This can be a problem for a wood lathe because when you use a larger diameter of product in the chuck, you need to run at a lower speed. The larger diameter requires a higher shaft torque to produce the same force at the cutter.

I expect that you will still need to have some mechanical speed changing to step the torque up when operating at lower speed. Trial and error may be the best way to find out.


As you have an oversized motor, you could organise the gearing such that the full speed of the lathe is achieved when the motor is operating at 75 Hz. This will give you a higher torque output a a given low speed than if the gearing was for a full speed at 50Hz. - you can only do this if the motor is oversized.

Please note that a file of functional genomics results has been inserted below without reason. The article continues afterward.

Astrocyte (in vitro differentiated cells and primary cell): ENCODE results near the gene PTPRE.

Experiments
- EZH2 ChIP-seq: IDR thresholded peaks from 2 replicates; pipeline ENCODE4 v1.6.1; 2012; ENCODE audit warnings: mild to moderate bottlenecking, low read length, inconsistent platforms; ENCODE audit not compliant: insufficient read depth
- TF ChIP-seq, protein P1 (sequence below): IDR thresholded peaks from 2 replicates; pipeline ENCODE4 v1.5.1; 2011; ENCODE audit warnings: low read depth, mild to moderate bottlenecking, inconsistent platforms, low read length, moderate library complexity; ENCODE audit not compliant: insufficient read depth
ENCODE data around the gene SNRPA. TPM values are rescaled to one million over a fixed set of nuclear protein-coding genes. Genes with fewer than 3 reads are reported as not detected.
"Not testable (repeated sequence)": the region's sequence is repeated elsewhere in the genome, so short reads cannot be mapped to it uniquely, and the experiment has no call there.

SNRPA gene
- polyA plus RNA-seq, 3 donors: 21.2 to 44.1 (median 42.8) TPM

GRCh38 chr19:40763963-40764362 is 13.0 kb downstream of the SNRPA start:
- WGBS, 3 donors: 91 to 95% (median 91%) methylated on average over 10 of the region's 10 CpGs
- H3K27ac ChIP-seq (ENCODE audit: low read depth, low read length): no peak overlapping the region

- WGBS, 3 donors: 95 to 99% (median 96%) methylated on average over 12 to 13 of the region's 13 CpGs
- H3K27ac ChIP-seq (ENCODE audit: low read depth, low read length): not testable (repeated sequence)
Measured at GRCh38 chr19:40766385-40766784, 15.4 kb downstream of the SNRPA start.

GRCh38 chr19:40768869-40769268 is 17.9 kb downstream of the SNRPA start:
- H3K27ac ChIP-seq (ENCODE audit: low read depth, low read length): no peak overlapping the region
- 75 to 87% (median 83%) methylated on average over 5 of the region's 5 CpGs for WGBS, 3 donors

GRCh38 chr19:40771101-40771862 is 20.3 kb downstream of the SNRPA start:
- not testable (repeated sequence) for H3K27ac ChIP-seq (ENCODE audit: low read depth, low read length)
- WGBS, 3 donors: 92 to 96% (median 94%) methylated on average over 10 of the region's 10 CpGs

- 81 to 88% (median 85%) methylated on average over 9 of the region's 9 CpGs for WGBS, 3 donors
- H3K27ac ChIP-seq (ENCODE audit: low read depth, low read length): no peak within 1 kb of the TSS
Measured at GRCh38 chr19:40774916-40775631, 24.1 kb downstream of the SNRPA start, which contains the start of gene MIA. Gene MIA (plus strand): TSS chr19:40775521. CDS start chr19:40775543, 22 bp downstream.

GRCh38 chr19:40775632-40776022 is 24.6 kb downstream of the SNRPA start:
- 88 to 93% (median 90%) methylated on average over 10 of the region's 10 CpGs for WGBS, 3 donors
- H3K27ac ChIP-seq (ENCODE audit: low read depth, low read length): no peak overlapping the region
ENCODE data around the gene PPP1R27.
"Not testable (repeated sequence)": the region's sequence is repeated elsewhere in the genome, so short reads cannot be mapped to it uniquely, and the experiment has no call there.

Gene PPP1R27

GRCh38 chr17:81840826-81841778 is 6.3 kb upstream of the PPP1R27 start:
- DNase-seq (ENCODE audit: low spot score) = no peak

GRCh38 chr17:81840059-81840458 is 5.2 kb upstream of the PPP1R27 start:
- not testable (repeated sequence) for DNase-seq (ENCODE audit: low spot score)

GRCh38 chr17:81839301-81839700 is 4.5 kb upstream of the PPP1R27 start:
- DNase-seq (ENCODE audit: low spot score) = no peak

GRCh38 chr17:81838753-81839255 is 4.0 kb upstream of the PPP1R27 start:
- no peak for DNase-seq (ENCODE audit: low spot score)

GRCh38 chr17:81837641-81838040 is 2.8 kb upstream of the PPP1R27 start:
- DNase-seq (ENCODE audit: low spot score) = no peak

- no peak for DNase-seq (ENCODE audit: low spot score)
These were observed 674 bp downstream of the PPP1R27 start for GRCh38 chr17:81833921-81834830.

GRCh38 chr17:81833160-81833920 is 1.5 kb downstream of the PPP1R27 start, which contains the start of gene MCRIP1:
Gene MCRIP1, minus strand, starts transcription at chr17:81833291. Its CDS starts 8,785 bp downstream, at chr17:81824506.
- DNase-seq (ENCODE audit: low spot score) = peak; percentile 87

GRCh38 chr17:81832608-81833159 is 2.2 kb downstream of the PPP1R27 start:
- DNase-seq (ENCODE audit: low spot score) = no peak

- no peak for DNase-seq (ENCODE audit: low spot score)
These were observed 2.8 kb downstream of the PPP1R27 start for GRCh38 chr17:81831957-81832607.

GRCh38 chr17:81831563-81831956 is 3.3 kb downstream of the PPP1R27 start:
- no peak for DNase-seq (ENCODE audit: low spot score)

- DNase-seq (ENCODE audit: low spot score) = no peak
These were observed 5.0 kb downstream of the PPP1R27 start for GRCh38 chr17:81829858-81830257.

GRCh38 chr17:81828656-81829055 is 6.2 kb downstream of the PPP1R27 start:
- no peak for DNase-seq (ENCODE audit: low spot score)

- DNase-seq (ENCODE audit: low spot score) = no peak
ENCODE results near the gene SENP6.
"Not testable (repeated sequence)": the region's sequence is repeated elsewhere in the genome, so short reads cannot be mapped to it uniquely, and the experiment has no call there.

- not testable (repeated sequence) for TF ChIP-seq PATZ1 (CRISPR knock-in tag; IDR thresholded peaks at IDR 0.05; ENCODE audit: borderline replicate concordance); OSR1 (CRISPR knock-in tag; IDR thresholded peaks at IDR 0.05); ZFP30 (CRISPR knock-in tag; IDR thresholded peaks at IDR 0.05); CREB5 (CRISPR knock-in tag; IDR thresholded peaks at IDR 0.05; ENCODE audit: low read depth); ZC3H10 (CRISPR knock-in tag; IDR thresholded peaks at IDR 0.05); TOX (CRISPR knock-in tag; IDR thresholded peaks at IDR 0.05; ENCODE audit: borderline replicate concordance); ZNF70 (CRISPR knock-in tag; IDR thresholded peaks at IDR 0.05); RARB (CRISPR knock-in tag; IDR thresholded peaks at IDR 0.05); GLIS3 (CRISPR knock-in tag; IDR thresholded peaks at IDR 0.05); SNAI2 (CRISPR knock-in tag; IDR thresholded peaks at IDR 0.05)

Running a motor at reduced speed will reduce the cooling available and if the load on the motor is high, this can cause the motor to over heat. With small motors, the iron loss is high and this alone can cause the motor to overheat at low speeds. The lowest speed that you can operate at is dependant on the characteristics of the motor, (losses and cooling) and the shaft load on the motor at that lower speed. I would expect that with a lathe, at low speed, the torque will be high so the minimum speed will be restricted.


When power is initially applied to the inverter, there will be a high current for a short time to charge up the internal capacitors. I suspect that it is this charging current that is being referred to by the 17.4 amps.

The maximum continuous input current should be in the order of 5 amps at full load, but the current waveform would be very distorted so you would need to have a circuit breaker rated at greater than 10 amps for running, and possibly greater than 15 amps for the initial power up current, depending on the trip curves of the breaker.